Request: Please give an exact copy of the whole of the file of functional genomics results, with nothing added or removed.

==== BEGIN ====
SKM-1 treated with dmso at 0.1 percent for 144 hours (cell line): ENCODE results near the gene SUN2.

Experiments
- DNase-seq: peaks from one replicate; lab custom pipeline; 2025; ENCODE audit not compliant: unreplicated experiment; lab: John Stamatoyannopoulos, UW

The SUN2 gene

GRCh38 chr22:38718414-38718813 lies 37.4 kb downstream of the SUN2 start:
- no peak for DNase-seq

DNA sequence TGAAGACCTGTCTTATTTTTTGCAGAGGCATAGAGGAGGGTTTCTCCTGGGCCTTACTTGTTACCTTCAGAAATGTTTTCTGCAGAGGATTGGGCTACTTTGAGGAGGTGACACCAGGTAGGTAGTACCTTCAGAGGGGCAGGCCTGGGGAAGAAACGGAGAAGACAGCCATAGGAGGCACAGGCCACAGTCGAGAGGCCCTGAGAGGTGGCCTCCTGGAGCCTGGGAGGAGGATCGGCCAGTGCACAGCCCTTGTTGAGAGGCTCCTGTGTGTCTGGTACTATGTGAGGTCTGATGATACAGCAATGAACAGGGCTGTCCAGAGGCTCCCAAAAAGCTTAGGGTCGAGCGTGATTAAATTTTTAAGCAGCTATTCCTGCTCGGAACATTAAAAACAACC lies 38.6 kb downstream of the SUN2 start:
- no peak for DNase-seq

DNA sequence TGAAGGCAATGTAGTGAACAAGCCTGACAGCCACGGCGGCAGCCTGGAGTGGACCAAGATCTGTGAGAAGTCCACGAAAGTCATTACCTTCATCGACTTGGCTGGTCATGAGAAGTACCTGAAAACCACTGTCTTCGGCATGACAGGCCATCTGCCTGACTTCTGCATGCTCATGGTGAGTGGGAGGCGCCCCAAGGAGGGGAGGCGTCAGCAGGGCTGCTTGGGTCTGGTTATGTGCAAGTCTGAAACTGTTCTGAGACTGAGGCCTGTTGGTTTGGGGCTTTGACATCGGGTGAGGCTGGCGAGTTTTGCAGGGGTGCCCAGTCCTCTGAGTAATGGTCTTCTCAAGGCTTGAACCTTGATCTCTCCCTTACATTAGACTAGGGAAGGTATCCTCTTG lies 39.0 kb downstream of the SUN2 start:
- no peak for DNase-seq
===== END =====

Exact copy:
SKM-1 treated with dmso at 0.1 percent for 144 hours (cell line): ENCODE results near the gene SUN2.

Experiments
- DNase-seq: peaks from one replicate; lab custom pipeline; 2025; ENCODE audit not compliant: unreplicated experiment; lab: John Stamatoyannopoulos, UW

The SUN2 gene

GRCh38 chr22:38718414-38718813 lies 37.4 kb downstream of the SUN2 start:
- no peak for DNase-seq

DNA sequence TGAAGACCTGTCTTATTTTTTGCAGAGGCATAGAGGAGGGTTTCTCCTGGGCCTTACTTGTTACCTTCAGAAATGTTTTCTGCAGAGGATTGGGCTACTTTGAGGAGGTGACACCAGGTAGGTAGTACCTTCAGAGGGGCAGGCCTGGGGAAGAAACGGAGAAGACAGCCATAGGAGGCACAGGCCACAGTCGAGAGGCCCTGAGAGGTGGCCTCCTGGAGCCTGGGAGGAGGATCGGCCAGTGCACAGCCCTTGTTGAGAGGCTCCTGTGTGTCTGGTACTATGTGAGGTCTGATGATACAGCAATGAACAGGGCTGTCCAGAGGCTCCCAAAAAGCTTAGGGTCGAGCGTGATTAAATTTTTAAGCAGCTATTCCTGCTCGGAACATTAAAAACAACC lies 38.6 kb downstream of the SUN2 start:
- no peak for DNase-seq

DNA sequence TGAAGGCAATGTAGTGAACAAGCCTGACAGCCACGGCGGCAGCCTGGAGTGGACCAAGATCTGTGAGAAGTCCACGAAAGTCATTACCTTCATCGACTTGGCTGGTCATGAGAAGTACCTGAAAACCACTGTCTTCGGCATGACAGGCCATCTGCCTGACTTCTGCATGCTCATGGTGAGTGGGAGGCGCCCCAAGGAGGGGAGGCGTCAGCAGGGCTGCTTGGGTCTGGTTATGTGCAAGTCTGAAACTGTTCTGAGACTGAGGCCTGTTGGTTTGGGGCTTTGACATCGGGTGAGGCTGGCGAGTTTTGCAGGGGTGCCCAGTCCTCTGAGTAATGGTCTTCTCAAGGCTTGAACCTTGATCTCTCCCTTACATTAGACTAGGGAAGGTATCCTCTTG lies 39.0 kb downstream of the SUN2 start:
- no peak for DNase-seq